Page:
6 ex-bureaucrats move SC seeking judicial probe into Modi Govt’s ‘gross mismanagement’ of COVID-19, lockdown
The plea says the Centre failed to “undertake timely and effective measures for containing transmission of disease within India” despite being notified about the same by WHO in January, 2020.
Six retired bureaucrats have moved the Supreme Court seeking an independent inquiry by a Commission appointed under the Commissions of Inquiry Act, 1952, into the Central Government's "gross mismanagement" of the COVID-19 pandemic in India, legal news website LiveLaw.in has reported.
"It is submitted that the response of the Respondent to the pandemic and the deleterious impact of the same on the lives and livelihoods of citizens of the country is a definite matter of public importance and warrants appointment of a Commission under Section 3 of the said Act," the plea states.
Further, it is submitted that the importance of the inquiry resides in the fact that the Respondent has stalled an inquiry by the Parliamentary Public Accounts Committee (PAC) into the Respondent's response to the pandemic.
Filed by retired bureaucrats KP Fabian, MG Devasahayam, Meena Gupta, Somasundar Burra, Amit Bhaduri, and Madhu Bhaduri, the plea conveys that the Petitioners have "come together to file the present petition owing to the anxiety and concern over the Respondent's mismanagement and misgovernance of the COVID-19 pandemic and the deleterious impact it has had on the fundamental rights of Indian citizens".
The plea goes on to state that the inquiry is essential as multiple lapses have been committed on behalf of the Respondent such as their failure to "undertake timely and effective measures for containing the transmission of the disease within India" despite being notified about the same by WHO in January, 2020, and their failure to adhere to its "statutory obligations under the Disaster Management Act, 2005", including drawing up a National Plan under Section 11 or issuing guidelines for providing minimum standards of relief to vulnerable sections of society under Section 12.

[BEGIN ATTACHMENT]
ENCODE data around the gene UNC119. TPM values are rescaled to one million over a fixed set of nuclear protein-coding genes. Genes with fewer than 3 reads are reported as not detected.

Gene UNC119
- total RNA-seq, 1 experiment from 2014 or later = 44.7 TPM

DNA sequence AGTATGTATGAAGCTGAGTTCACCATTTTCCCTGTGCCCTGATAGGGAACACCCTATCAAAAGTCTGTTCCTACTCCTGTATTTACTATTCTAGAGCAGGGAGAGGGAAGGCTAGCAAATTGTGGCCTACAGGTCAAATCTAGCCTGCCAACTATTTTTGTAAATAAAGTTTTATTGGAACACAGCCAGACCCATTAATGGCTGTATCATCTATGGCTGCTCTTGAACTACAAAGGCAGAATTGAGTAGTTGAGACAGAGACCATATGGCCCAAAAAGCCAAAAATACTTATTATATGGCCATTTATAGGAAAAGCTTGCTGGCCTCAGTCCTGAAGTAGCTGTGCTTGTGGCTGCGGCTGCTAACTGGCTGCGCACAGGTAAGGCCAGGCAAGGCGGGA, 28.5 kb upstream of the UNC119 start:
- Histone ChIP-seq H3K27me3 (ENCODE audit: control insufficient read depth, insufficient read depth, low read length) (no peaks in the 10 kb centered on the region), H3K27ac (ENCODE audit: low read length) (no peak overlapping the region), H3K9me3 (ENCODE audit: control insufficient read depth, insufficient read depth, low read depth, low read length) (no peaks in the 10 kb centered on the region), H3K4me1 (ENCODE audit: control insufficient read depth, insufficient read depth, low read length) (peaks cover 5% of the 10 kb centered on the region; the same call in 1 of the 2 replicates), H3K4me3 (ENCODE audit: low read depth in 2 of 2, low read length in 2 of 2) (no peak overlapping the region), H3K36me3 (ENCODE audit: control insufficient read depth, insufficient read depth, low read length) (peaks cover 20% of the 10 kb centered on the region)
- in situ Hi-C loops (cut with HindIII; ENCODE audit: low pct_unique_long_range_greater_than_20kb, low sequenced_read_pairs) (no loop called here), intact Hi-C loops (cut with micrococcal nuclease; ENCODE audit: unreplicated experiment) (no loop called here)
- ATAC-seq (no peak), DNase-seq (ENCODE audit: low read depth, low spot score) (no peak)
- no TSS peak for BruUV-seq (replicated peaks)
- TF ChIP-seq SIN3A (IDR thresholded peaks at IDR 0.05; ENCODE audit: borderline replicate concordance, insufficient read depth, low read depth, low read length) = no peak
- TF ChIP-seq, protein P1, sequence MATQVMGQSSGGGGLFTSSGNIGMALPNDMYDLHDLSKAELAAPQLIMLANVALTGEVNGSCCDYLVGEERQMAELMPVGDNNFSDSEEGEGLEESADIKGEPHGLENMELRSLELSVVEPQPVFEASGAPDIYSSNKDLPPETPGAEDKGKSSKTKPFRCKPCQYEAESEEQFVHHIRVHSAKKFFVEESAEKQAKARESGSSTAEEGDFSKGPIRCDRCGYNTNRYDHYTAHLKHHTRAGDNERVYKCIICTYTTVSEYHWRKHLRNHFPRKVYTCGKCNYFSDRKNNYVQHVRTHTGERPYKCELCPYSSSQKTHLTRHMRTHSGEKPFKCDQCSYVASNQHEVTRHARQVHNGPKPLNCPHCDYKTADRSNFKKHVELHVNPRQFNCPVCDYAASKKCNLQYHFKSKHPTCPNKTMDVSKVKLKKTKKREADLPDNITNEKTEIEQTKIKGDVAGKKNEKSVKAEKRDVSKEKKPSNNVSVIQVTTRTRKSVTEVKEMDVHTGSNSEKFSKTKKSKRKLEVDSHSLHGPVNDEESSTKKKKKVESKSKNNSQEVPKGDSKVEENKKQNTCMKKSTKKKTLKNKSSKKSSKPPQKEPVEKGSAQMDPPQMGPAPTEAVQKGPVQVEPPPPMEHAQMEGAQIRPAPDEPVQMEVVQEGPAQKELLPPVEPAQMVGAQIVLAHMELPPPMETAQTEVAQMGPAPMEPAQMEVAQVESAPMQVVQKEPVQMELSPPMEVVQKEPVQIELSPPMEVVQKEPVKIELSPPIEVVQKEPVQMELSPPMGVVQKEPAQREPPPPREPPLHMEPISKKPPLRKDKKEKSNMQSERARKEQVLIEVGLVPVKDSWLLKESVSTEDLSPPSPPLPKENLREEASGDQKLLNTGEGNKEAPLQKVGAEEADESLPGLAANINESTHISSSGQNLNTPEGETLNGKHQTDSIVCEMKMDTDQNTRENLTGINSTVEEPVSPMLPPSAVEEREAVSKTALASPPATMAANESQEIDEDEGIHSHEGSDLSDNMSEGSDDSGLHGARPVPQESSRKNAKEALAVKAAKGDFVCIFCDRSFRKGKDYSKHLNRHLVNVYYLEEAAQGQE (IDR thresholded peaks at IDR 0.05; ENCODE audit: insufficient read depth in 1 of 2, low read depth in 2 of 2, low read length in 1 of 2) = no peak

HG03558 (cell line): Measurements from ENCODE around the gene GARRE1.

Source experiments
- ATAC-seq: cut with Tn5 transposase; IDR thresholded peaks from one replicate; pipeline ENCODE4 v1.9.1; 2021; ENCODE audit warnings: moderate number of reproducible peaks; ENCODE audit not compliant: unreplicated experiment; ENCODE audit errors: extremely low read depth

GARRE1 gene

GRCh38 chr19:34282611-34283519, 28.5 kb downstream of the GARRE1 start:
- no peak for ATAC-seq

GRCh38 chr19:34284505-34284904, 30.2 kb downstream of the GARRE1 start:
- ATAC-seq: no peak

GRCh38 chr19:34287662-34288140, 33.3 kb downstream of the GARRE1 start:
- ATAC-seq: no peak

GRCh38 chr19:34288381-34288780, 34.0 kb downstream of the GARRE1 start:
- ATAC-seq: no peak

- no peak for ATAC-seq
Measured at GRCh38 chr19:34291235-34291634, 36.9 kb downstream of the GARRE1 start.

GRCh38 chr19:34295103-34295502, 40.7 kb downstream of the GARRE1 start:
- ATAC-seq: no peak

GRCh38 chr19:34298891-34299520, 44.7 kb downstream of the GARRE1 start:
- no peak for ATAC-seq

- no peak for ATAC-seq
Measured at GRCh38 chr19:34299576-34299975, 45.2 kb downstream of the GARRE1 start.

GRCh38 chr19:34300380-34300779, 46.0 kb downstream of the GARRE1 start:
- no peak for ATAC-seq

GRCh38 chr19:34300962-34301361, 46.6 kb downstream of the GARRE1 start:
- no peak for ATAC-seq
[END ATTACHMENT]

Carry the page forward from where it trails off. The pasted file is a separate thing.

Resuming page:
It is further submitted that the Respondent has also failed to consult the National Task Force appointed by it on 18th March, which consisted of experts in the fields of epidemiology and public health, prior to imposition of the nationwide and its subsequent extensions.
"The Respondent ignored the advice of these experts and went ahead with imposing a lockdown that has spawned a humanitarian and economic crisis of Biblical proportions while at the same time failing to contain the spread of the disease".
The plea also highlights the failure of the Respondent to "make timely and targeted provisions for the inevitable impact of the lockdown viz. loss of jobs, loss of incomes, destruction of livelihoods, starvation, destitution and the exodus of migrant workers and daily-wage earners from cities to their respective hometowns/villages".
With respect to the safety of healthcare workers, the plea avers that the Respondent has exhibited lethargy and delay in ensuring adequate supplies of Personal Protective Equipment (PPEs).
The plea alleges that the lapses on behalf of the Respondent has led to a "severe infraction of the fundamental rights of people". Firstly, they failed to nip the problem in the bud as they did not conduct effective screening and surveillance of international passengers coming into India as well as carrying out a public awareness campaign in January itself.
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National Herald, 22 July, 2020, https://www.nationalheraldindia.com/india/6-ex-bureaucrats-move-sc-seeking-judicial-probe-into-modi-govts-gross-mismanagement-of-covid-19-lockdown?fbclid=IwAR2xRHkiSEgT5S9ZBZA00bzpBjTc2XwHdn3AiverPzJdmAEgiBL5OyzhSHc
Tagged with: Covid-19 Coronavirus Lockdown Unemployment Joblessness Migrants Workers Migrants Labourers Informal Workers Personal Protective Equipments PPEs Commissions of Inquiry Act 1952 Disaster Management Act 2005 Income Insecurity N-95 Masks N95 Masks Supreme Court of India Supreme Court